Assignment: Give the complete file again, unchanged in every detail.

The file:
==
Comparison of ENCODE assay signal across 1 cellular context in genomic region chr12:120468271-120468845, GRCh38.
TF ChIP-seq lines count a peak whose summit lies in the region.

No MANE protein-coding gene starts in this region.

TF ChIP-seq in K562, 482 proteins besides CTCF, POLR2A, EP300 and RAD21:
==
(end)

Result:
Comparison of ENCODE assay signal across 1 cellular context in genomic region chr12:120468271-120468845, GRCh38.
TF ChIP-seq lines count a peak whose summit lies in the region.

No MANE protein-coding gene starts in this region.

TF ChIP-seq in K562, 482 proteins besides CTCF, POLR2A, EP300 and RAD21: